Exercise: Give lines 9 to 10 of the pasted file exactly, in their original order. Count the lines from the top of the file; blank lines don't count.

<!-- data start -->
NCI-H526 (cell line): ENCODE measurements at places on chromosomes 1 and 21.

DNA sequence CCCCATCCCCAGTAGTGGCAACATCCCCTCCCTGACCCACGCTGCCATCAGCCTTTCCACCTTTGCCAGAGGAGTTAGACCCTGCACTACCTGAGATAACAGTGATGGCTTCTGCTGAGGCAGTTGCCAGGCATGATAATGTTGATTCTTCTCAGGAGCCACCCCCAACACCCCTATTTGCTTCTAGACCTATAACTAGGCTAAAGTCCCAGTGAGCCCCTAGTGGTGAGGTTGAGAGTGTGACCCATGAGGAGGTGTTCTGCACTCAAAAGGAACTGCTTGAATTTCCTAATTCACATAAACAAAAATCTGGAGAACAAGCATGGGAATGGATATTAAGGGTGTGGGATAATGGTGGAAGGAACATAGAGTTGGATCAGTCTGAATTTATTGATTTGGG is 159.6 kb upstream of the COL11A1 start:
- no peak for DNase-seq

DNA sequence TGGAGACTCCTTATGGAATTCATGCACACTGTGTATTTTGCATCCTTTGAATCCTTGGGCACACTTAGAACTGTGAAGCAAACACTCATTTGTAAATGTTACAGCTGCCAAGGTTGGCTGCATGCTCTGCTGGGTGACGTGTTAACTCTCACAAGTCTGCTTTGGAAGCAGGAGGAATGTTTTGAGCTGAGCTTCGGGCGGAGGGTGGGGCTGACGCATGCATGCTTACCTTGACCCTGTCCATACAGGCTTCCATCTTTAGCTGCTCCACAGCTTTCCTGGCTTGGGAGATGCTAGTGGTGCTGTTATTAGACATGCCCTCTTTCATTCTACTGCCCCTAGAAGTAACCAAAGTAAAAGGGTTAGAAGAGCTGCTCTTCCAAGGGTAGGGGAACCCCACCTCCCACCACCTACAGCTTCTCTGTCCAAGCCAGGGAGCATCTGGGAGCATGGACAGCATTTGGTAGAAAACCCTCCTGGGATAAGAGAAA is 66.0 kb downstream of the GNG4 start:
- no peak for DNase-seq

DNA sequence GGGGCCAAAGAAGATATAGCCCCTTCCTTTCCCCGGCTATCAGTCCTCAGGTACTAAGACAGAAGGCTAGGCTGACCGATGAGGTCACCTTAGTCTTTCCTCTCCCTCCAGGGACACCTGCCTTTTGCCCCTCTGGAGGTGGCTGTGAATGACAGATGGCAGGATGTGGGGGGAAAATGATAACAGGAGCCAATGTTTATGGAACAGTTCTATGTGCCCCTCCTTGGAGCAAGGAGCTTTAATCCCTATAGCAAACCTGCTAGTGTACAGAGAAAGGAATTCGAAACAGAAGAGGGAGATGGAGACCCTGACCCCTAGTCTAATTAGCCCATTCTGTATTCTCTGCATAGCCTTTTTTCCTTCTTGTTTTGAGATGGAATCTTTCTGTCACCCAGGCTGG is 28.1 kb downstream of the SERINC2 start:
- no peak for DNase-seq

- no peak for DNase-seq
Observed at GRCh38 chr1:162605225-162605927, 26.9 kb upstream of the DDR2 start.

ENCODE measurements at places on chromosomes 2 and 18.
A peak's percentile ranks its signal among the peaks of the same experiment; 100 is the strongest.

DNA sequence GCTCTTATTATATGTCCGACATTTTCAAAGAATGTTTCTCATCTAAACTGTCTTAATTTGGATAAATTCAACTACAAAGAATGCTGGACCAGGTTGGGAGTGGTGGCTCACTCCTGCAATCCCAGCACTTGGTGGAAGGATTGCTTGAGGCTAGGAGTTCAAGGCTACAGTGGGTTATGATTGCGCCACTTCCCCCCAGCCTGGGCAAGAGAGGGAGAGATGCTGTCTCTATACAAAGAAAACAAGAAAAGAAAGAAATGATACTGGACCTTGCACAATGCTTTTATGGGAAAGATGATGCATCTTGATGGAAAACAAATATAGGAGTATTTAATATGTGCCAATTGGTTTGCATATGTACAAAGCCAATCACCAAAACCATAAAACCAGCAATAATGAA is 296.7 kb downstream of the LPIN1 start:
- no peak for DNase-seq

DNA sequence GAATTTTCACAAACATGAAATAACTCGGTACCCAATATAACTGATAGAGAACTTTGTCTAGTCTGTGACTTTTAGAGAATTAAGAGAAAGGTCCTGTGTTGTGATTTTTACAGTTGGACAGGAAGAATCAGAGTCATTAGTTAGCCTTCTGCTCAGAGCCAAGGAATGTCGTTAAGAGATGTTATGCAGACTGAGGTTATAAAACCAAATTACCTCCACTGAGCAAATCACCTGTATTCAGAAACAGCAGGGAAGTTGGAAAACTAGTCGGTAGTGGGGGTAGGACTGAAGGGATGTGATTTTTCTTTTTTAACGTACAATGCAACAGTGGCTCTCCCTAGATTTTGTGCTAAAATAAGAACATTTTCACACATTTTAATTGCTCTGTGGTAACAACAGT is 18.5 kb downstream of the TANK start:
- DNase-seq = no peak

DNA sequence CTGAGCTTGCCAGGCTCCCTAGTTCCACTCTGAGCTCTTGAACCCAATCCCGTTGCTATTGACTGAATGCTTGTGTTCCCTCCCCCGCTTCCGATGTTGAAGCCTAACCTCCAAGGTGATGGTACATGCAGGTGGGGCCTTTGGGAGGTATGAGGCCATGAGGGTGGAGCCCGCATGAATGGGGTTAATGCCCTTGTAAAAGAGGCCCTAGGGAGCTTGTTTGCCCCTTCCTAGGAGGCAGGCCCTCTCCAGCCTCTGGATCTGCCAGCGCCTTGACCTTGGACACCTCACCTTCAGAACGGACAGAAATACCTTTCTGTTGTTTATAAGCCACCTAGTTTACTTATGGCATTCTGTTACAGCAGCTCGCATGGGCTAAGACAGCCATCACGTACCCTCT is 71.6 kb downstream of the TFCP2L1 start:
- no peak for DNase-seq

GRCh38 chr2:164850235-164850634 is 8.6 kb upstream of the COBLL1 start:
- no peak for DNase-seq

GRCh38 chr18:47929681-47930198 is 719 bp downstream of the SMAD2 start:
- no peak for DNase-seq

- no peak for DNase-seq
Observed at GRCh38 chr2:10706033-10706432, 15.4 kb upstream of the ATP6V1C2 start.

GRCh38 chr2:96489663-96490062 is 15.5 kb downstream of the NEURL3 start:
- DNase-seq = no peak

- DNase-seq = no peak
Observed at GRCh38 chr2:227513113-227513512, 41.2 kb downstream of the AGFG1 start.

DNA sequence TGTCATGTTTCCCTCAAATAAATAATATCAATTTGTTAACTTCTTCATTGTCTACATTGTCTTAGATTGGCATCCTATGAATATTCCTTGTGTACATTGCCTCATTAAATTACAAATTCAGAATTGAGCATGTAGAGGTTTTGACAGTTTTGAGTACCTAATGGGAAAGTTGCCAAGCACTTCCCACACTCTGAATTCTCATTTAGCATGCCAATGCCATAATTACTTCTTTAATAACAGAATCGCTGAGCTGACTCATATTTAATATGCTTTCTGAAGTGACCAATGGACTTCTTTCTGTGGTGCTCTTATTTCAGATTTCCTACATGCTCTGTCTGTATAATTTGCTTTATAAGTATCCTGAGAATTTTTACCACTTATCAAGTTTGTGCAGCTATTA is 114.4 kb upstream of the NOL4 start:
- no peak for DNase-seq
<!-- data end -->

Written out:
Observed at GRCh38 chr1:162605225-162605927, 26.9 kb upstream of the DDR2 start.

ENCODE measurements at places on chromosomes 2 and 18.